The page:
A rather large element of what makes a neighborhood special are the characters who inhabit it: small moving parts of the larger fabric lending the area a particular charm, or lack thereof. Denver, a sprawling city at 40 miles wide, has subdivided into a collection of smaller neighborhoods, each with its own unique feel.
We’ve all noticed the personalities of these different neighborhoods--the Denver Country Club reeks of money, the Highlands give off whiffs of style, and the industrial sections of Commerce City? Well, they just plain stink. But have you ever paused to consider what features beyond architecture and monetary investment make regions the way they are?
When you live or work in a neighborhood you begin to notice patterns as you go about your daily activities, and the people you regularly see--whether you interact with them at all--become like familiar friends. Or annoying pests. Take your pick.
I once wrote about a few such New York City personages here and about how a city’s inhabitants shape its character here. Recently, I’ve been looking around myself in Denver, noticing oddities and people to whom my eyes are automatically drawn.
To start, there’s my garage neighbor, who drives immaculately-restored, washed, and waxed classic cars and trucks. We’ve never actually spoken, have exchanged no more than a head nod, but in our home he has come to be called “Truck.”
Truck is not only clearly dedicated to the beauty of his cars, but he preserves their little home--the communal garage--better than the rest of us slobs who pull haphazardly into what could only loosely be defined as our reserved “spots.” The demarcating paint lines have faded significantly into peeling shadows of their former selves, you see, and so I generally gauge my assigned slot by the positioning of neighboring cars. This method proves problematic when my neighbors are all out.
Not Truck. No, Truck re-paints his lines every few months with startlingly white paint, which acts as a sort of shield protecting his babies from the rest of us less-careful drivers. Not that we ever hit each others’ cars (which is a feat in itself, considering how narrow the garage happens to be), but somehow I’m extra careful to avoid Truck’s vehicles, because clearly they are valued more highly--better loved--than my own. Those white strips demand greater respect.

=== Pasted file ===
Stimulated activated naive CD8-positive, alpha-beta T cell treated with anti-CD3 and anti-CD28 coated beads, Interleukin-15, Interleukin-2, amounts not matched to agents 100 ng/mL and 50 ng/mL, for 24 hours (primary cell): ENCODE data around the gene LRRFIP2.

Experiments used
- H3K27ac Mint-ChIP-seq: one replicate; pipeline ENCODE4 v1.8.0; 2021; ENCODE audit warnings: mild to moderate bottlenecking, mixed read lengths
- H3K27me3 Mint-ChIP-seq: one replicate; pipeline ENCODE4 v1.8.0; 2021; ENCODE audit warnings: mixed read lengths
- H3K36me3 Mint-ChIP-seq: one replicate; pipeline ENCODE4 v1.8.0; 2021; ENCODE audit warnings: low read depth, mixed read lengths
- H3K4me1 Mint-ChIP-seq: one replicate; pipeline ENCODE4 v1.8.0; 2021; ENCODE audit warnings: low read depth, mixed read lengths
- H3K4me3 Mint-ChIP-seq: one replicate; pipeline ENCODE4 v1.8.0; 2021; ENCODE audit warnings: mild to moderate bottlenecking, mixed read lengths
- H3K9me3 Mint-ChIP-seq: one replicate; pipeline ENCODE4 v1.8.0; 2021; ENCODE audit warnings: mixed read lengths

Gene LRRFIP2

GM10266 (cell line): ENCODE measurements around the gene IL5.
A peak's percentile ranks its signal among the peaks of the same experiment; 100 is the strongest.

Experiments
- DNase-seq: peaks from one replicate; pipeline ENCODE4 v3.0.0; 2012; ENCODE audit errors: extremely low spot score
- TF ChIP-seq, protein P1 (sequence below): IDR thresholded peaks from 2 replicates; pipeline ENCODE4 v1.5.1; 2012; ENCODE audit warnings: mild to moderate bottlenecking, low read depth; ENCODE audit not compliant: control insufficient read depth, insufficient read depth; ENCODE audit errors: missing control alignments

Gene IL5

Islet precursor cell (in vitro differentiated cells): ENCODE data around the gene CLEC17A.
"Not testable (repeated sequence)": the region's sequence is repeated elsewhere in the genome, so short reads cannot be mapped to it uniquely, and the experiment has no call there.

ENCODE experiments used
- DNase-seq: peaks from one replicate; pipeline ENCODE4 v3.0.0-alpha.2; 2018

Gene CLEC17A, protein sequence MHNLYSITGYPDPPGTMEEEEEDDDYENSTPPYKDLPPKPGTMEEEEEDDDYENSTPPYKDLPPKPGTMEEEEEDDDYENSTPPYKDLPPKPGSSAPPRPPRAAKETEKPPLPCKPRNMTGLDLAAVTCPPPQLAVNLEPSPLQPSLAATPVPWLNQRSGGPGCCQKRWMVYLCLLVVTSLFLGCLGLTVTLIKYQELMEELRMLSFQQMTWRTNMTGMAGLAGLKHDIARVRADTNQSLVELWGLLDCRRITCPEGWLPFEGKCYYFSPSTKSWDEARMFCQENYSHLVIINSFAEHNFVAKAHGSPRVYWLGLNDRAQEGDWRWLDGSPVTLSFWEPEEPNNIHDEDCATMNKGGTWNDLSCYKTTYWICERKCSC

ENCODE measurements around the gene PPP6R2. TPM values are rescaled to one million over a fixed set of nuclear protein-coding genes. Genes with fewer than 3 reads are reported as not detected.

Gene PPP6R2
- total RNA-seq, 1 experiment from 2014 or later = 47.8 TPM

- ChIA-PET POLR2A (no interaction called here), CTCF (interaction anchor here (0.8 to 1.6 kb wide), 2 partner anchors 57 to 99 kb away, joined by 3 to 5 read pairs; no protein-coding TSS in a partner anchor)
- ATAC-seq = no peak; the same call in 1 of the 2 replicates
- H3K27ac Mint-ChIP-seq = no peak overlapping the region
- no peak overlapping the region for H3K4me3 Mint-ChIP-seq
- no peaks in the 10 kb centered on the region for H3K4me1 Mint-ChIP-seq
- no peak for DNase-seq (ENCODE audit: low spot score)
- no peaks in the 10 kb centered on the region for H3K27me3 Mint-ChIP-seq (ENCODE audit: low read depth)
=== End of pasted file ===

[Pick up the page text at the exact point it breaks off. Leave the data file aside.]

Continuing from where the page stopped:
Another neighborhood character has been spotted by my husband and I while on the morning commute. Husband and I currently work different schedules, and I’m a bit of a night-owl to begin with, so on the mornings where I can manage to pull open my eyelids, slosh down some coffee, and find myself dressed by the time he leaves for the office, I will drive him in. Have you figured yet that he walks to work a lot?
In the past few weeks we have now twice seen a young man somewhere within the realm of our own ages, dressed in a suit, walking from Capitol Hill towards downtown with his nose buried in a book. He looks up from his reading only to cross the street, then turns his face back downwards to absorb the obviously engrossing tome in his hands. It’s rather amazing, really, to see how quickly he can mosey down the sidewalk without looking to see where he’s headed. Perhaps he has read this how-to.
The mobile reader is a fan of hardbacks and removes the covers, so we nosy librarians can’t see the titles of the books he prefers, but we highly approve, highly approve, of his dedication. I of course want to say something to him, and perhaps become fast reading friends (catch my pun there?), but my more restrained spouse keeps me from interrupting his reverie. Really, he’d probably just think I was weird. Goodness knows my spouse already does.
Anyway, the ranging reader’s name is now "Booker."
And the final recent character discovery is usually to be found on the sidewalk at the corner of 14th and Logan. He is what many refer to as a “sign person,” meaning that he is a homeless gentleman who sits on the corner with a hand-written cardboard sign, displayed to passing motorists in the hopes that someone will give him money.
Now, whatever you think about the politics or morals of panhandling, or the encouraging of said practice, I will admit that I’m an irregular donor. Sometimes the New Yorker in me simply refuses and continues walking, but every now and then I find myself immediately reaching for my pocket. While I tend to follow the rule that it is better to give in other ways, somehow I can’t help but respond to certain individuals, and I generally don’t quite understand what sparks the impulse on any given day.
This guy is an easy one, though. We’ve named him "Hooker," and you’ll understand why when I tell you that he holds up a sign that reads “Need money for a hooker.” This makes me laugh.
The more stern members of the “don’t give cash” camp argue that the money will not be put to a good end, but as I myself occasionally enjoy sitting on a bar stool enjoying a beer, I also think “who am I to judge? Why should the homeless be held to higher moral standards than the rest of us?” Oversimplification, perhaps, but hey, it’s only a dollar.
Hooker always looks highly pleased with himself, too, so he must be doing fairly well with that sign.
I always wonder if the neighborhood characters know they are being observed, and that they are delighting people they pass in some small way. And then I wonder if I’m somebody’s neighborhood character--perhaps for walking my cat down the block on a leash (regular and true story, unfortunately), or for any of the other myriad strange habits I happen to maintain.
Do you readers have a favorite neighborhood character?